Monero’s hard fork history: What changes were made?

Monero’s hard fork history: What changes were made?

Monero is a privacy-focused cryptocurrency that uses advanced cryptography to hide transaction details, such as the sender, recipient, and amount transferred. One of the key features of Monero is its commitment to regular hard forks to improve its privacy and security features.

monero hard fork

A hard fork is a significant software upgrade that changes the rules of a blockchain network. In Monero’s case, the hard forks aim to improve the network’s privacy and security features by implementing new protocols, fixing bugs, and introducing new features.

We will explore Monero’s hard fork history and the changes that were made in each upgrade.

  1. Monero’s First Hard Fork (April 2014)

Monero’s first hard fork took place in April 2014, just six weeks after the launch of the cryptocurrency. This hard fork aimed to adjust the emission curve and reduce the block reward to address the issue of inflation.

  1. Monero’s Second Hard Fork (September 2014)

The second hard fork of Monero was implemented in September 2014. This upgrade focused on improving the network’s scalability and block size limit. Additionally, it introduced ring signatures, a privacy feature that allows for the creation of anonymous transactions.

  1. Monero’s Third Hard Fork (April 2015)

The third hard fork of Monero was released in April 2015. This upgrade aimed to improve the network’s privacy by implementing a feature called RingCT (Ring Confidential Transactions). RingCT ensures that transaction amounts are hidden and that transactions are indistinguishable from one another.

  1. Monero’s Fourth Hard Fork (September 2016)

Monero’s fourth hard fork was released in September 2016. This upgrade focused on reducing the transaction size and improving the network’s dynamic block size algorithm. Additionally, it introduced a new feature called “Smart Mining,” which adjusts the mining difficulty based on the miner’s hardware and the network’s hash rate.

  1. Monero’s Fifth Hard Fork (April 2017)

The fifth hard fork of Monero was implemented in April 2017. This upgrade introduced several new features, including multi-signature support, improved ring signature construction, and support for stealth addresses.

  1. Monero’s Sixth Hard Fork (September 2017)

Monero’s sixth hard fork was released in September 2017. This upgrade focused on improving the network’s dynamic block size algorithm, reducing transaction fees, and increasing the ring signature size from five to seven.

  1. Monero’s Seventh Hard Fork (April 2018)

The seventh hard fork of Monero was released in April 2018. This upgrade aimed to improve the network’s ASIC resistance by implementing a new algorithm called Cryptonight V7.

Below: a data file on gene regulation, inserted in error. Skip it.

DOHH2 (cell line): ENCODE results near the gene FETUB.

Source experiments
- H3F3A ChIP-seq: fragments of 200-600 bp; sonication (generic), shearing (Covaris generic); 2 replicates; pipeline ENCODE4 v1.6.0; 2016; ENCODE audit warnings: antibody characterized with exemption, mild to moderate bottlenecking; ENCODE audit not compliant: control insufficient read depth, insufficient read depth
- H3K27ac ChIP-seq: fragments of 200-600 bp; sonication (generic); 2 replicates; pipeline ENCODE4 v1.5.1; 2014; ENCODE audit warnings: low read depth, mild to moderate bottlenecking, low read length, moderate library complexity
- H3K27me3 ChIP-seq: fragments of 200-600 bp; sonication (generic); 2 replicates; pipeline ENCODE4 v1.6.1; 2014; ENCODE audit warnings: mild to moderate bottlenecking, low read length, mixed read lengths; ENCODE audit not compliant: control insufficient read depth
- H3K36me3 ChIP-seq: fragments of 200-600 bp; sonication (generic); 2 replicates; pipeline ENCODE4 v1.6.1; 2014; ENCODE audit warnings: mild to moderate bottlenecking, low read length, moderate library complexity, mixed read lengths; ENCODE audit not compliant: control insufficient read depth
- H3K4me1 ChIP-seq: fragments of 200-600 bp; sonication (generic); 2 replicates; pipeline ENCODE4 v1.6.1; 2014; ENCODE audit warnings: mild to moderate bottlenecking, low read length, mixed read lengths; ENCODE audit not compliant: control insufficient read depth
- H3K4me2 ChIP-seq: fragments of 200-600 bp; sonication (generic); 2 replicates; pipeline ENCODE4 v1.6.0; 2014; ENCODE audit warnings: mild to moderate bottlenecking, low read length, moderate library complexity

1. Monero’s Eighth Hard Fork (October 2018)

Monero’s eighth hard fork was implemented in October 2018. This upgrade focused on further improving the network’s ASIC resistance by implementing Cryptonight V8, reducing transaction size, and improving the network’s bulletproofs, a privacy feature that reduces the transaction size and fees.

  1. Monero’s Ninth Hard Fork (March 2019)

Monero’s ninth hard fork was released in March 2019. This upgrade introduced a new feature called “RandomX,” a new mining algorithm designed to be more resistant to ASICs and FPGA mining. RandomX utilizes a CPU-focused approach to mining, making it more accessible to individual miners.

  1. Monero’s Tenth Hard Fork (November 2019)

Monero’s tenth hard fork was implemented in November 2019. This upgrade focused on further improving the network’s privacy and security features by implementing Triptych, a new ring signature construction that reduces the size of the signatures, improving network scalability.

  1. Monero’s Eleventh Hard Fork (November 2020)

Monero’s eleventh hard fork was released in November 2020. This upgrade focused on improving the network’s privacy and security by implementing several new features. One of the main changes was the introduction of a new ring signature scheme called CLSAG (Compact Linkable Spontaneous Anonymous Group), which improved the signature size and verification speed. The upgrade also introduced a new transaction format called “Dandelion++,” which improved the privacy of transaction propagation.

  1. Monero’s Twelfth Hard Fork (October 2021)

Monero’s twelfth hard fork was implemented in October 2021. This upgrade focused on improving the network’s security by mitigating several potential attack vectors. One of the key changes was the introduction of a new transaction format called “CLSAG Bulletproofs,” which improved the privacy and efficiency of transaction validation. The upgrade also introduced a new difficulty algorithm called “Monero 0,” which makes it more difficult to launch 51% attacks on the network.

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